Cyclophosphamide, an antineoplastic drug, and vitamin E, the common antioxidant present in the diet, were administered in separate dosages and in combination to animals (rats) with fibrosarcoma, metastatic tumor of the connective tissues, induced. The anticancer drug (20 mg/kg body weight) and the vitamin-E (400 mg/kg body weight) was administered for a period of 28 days from the day of tumor transplantation. The individual and the combined effects of these two substances were investigated by checking the growth of the tumor. Tumor markers like lactate dehydrogenase (LDH), serum glutamate pyruvate transminase (SGPT), serum glutamate oxaloacetate transaminase (SGOT), acid phosphatase, and alkaline phosphatase were analyzed for the changes in their concentration in serum, liver, and kidney to assess the success of the therapy. The increased level of the enzymes in the fibrosarcoma-suffering rats (GPII) was reduced by cyclophosphamide treatment (GP III) and vitamin E administration (GP IV). Among the treated groups, the combination therapy (GP V) showed greater efficacy in the treatment of fibrosarcoma than did individual administration, as there was more reduction in the levels of enzymes in Group V than those in to Groups III and IV. The enzyme levels were brought to near the normal level.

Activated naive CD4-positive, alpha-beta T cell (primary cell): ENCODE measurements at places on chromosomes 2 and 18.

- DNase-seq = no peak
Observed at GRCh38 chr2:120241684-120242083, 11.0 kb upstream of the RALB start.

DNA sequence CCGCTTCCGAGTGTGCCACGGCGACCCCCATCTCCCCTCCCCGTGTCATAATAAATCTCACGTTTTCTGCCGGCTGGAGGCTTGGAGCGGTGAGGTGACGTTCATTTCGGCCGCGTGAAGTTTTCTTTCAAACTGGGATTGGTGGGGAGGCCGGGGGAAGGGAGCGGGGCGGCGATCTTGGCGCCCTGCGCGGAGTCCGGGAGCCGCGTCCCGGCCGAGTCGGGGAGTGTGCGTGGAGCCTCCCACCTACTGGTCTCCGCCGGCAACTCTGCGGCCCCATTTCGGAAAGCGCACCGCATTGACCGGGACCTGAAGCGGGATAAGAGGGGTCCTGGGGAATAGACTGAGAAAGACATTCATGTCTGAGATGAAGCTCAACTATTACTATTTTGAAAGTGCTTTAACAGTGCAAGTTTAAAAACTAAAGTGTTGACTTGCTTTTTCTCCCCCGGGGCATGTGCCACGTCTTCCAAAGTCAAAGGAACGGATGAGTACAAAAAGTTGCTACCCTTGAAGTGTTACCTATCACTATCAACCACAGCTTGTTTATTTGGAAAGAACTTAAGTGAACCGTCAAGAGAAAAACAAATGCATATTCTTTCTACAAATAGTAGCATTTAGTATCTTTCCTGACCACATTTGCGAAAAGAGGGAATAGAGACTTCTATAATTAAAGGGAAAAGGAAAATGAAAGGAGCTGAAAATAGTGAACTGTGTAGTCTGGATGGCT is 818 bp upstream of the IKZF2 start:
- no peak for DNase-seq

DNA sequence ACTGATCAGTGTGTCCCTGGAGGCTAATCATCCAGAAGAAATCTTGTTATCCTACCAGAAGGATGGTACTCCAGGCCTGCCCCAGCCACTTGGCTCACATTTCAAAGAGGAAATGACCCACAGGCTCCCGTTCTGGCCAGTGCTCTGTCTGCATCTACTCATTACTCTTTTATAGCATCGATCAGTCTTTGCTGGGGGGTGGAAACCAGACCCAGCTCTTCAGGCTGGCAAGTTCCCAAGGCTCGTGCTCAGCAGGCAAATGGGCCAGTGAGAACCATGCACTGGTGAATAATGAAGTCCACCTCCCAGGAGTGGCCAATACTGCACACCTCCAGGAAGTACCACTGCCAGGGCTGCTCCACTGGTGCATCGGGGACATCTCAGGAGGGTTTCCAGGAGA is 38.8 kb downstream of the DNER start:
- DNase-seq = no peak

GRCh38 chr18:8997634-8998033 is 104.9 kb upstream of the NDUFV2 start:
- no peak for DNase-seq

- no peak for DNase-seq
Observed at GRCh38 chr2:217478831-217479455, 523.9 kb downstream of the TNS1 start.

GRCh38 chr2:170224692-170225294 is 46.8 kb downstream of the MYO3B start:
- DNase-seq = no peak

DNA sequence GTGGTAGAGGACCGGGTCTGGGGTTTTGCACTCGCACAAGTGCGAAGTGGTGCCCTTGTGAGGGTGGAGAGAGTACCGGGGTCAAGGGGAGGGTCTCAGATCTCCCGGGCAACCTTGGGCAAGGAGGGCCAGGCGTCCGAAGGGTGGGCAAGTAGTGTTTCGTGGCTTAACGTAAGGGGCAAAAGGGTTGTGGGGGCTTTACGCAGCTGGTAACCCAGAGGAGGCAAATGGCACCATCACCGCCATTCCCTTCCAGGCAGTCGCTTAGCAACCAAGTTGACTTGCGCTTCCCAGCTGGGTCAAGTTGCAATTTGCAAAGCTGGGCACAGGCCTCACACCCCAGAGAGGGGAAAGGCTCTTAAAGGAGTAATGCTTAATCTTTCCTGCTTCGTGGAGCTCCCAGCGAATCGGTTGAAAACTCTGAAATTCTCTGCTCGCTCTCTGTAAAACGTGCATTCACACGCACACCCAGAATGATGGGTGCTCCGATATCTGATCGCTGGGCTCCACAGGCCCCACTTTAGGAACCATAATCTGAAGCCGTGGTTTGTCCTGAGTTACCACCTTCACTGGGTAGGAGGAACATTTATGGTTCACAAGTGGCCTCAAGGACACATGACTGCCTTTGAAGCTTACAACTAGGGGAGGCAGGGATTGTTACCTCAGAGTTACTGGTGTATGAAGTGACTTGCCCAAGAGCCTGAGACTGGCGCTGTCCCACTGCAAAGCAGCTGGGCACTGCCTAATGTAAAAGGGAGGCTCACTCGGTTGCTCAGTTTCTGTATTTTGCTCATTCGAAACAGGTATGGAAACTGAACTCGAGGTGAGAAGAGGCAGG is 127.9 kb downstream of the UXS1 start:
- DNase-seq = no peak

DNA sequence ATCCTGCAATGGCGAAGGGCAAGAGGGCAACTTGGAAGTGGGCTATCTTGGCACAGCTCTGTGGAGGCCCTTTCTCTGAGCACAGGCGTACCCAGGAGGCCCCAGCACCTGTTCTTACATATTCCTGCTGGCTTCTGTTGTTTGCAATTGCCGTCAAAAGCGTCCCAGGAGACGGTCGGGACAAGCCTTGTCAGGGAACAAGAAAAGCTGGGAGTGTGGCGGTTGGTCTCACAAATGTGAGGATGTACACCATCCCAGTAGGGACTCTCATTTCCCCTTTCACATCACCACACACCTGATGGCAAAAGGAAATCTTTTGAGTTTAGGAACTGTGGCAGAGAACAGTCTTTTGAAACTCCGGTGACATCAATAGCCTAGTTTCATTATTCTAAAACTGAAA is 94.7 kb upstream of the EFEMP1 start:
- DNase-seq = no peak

ASJC Scopus subject areas
- General Biochemistry, Genetics and Molecular Biology